Figurative Language In Ann Petry's The Street

756 Words4 Pages
In literature, the setting poses itself as a vital element in literature. When characters interact with the world encompassing them and respond to its atmosphere, we unearth various underlining traits and secrets that ensconce betwixt the pages. Ann Petry's 1946 novel The Street accentuates the relation between Lutie Johnson and the urban setting by employing figurative language, such as imagery and personification conjointly with selection of detail. Petry promptly exploits imagery and figurative language to navigate us to a bustling town where an astringent wind is "rattl[ing] the tops of garbage cans, suck[ing] window shades out through the tops of opened windows and [sending] them flapping back against the windows." We expeditiously…show more content…
To reinforce the gravity of the situation, she elects her diction meticulously, noting how the wind "drove most of the people off the street . . . [with] its violent assault." Ordinarly, this relates closely to personification, but it primarily serves to establish the predominant nature of the wind as it endeavors to bollix the town deface the street. This selection of detail also magnifies Petry's imagery, enabling us to visualize the effect that the wind has on the people. Nevertheless, by exemplifying the disarray of the people, the author does not necessarily generate an image, but rather constitutes an understanding. Accordingly, Petry manipulates her selection of detail to symbolize the vandalism that the natural elements of the world can prevail when she notes that the "years of rain and snow had finally eaten the paint off down to the metal . . . making a dark red stain like blood." Finally, she concludes her passage with a detail that emphasizes the mercy that exists within the wind as it provides Johnson with the ability to read the sign which reveals that the building in front of her contains "steam heat, parquet floors, [and] respectable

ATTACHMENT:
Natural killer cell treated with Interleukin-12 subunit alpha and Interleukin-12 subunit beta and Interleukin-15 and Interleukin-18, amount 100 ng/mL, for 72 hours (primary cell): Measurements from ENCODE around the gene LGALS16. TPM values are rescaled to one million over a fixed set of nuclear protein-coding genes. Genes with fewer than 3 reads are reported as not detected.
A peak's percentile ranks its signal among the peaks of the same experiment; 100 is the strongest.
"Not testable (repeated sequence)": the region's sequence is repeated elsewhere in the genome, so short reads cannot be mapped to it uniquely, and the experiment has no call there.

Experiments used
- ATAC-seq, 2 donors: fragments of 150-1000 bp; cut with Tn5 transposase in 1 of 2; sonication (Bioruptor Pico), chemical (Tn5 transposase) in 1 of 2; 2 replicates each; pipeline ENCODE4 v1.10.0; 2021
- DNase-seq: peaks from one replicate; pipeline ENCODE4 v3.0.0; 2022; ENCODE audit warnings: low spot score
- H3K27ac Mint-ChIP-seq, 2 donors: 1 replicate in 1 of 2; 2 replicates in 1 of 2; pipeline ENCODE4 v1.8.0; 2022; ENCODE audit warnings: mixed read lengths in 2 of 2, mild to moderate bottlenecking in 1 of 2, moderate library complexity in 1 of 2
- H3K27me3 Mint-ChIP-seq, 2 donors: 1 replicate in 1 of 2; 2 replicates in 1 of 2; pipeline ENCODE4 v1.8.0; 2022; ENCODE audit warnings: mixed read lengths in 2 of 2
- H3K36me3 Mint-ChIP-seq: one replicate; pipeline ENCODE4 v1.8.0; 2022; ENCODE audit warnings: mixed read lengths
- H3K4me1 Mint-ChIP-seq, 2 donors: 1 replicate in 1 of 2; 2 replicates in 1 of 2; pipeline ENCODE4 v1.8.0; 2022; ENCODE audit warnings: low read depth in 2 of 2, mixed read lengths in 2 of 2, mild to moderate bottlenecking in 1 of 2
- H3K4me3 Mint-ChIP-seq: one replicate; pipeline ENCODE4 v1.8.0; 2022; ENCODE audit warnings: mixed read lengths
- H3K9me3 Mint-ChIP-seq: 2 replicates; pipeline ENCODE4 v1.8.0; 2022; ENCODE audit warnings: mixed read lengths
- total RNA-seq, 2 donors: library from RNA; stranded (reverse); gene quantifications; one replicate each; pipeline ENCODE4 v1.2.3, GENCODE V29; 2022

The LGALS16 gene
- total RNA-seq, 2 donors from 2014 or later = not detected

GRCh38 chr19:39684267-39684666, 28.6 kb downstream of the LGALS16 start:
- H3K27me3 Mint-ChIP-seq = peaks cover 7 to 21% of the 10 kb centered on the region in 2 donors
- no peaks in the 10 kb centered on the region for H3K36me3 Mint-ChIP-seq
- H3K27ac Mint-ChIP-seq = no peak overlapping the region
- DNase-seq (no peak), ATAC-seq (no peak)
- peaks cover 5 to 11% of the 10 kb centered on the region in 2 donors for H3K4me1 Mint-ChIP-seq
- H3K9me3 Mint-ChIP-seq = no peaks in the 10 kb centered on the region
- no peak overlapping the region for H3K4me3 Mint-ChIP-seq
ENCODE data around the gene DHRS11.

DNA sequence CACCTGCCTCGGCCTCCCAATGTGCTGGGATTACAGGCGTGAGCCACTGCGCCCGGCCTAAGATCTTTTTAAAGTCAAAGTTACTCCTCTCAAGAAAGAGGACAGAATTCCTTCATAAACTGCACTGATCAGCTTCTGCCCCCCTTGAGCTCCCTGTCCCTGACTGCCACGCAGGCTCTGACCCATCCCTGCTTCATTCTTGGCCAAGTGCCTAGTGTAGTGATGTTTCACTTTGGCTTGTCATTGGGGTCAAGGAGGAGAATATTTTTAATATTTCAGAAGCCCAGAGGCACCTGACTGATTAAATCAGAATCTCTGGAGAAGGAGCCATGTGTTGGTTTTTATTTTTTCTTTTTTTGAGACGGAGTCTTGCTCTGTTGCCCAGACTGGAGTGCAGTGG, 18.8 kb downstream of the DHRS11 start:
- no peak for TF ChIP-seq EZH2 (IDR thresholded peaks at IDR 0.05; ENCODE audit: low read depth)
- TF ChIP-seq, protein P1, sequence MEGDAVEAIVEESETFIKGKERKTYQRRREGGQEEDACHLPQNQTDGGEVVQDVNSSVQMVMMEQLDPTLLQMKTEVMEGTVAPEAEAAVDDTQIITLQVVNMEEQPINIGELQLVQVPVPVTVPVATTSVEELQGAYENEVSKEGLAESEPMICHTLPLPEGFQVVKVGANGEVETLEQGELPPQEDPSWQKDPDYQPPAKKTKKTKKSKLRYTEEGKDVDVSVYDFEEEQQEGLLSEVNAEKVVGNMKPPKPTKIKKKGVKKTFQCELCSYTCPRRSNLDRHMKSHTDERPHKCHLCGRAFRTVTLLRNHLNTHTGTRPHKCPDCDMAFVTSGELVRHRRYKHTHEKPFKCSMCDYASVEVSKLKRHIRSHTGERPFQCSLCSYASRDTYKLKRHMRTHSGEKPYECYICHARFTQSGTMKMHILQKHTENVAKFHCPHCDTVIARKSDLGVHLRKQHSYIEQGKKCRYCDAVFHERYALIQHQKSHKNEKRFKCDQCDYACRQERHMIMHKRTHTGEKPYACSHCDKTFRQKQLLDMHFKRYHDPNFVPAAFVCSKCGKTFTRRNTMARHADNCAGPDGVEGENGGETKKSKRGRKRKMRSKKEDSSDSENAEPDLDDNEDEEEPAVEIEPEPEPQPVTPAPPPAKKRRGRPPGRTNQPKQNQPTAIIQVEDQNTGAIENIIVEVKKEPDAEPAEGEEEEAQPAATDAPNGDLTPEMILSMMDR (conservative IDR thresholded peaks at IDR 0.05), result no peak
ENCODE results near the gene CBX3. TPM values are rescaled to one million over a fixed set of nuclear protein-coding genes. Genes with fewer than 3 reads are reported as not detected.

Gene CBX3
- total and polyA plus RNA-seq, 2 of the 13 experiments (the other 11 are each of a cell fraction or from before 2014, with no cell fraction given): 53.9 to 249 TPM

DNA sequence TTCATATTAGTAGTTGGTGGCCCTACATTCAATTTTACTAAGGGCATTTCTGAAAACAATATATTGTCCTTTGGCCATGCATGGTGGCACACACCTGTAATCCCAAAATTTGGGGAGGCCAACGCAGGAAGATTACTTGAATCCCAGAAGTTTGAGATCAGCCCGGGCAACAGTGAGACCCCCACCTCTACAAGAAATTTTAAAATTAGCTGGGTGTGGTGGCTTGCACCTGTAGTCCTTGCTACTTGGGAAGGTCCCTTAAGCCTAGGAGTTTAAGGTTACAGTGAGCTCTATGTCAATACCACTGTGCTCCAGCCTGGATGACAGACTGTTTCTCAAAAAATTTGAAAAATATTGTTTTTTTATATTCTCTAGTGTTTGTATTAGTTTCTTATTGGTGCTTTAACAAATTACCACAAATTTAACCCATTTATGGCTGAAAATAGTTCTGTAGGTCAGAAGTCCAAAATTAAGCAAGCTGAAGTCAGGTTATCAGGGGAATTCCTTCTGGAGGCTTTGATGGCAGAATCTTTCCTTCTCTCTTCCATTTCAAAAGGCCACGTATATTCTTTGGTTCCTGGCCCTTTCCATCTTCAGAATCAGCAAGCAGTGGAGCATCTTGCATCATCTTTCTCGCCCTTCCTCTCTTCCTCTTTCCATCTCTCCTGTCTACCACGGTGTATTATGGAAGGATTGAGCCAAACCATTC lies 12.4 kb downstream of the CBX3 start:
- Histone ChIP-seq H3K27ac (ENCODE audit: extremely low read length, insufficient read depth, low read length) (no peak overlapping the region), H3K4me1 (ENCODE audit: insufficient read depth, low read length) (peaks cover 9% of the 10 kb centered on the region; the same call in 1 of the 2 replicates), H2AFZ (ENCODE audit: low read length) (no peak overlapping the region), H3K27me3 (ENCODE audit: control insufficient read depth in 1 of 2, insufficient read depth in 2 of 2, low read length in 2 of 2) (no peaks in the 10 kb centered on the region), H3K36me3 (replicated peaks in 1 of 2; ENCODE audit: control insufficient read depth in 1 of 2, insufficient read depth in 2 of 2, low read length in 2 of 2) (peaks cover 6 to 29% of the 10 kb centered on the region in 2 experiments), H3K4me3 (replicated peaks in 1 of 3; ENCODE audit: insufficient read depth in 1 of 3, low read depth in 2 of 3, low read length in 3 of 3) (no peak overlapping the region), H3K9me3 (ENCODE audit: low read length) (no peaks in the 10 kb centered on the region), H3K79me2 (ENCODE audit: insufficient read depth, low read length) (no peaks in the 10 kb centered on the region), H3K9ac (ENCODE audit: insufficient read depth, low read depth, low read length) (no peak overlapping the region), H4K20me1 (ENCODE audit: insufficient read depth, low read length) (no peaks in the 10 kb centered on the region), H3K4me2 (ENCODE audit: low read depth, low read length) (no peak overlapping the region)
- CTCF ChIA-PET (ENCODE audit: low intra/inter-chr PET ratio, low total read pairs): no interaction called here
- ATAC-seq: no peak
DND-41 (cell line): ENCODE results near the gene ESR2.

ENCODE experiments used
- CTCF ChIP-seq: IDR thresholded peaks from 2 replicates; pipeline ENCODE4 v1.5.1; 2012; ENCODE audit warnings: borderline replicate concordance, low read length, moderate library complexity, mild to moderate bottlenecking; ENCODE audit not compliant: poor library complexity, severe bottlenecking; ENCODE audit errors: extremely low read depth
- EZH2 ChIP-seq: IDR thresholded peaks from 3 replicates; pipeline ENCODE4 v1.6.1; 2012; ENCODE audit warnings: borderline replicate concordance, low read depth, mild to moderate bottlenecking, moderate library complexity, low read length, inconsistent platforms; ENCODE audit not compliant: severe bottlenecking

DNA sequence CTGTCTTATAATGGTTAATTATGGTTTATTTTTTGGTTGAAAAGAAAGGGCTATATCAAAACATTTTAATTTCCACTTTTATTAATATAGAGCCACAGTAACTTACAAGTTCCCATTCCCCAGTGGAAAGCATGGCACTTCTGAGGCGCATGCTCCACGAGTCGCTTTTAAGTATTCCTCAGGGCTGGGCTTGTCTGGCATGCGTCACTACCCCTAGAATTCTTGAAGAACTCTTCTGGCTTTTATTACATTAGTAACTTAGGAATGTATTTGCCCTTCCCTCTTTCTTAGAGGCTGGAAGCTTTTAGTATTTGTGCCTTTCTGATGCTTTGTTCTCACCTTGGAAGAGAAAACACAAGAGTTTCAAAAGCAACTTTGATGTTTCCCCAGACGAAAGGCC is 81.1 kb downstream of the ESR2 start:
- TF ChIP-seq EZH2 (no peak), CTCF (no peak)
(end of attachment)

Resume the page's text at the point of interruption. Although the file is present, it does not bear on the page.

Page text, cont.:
Open Document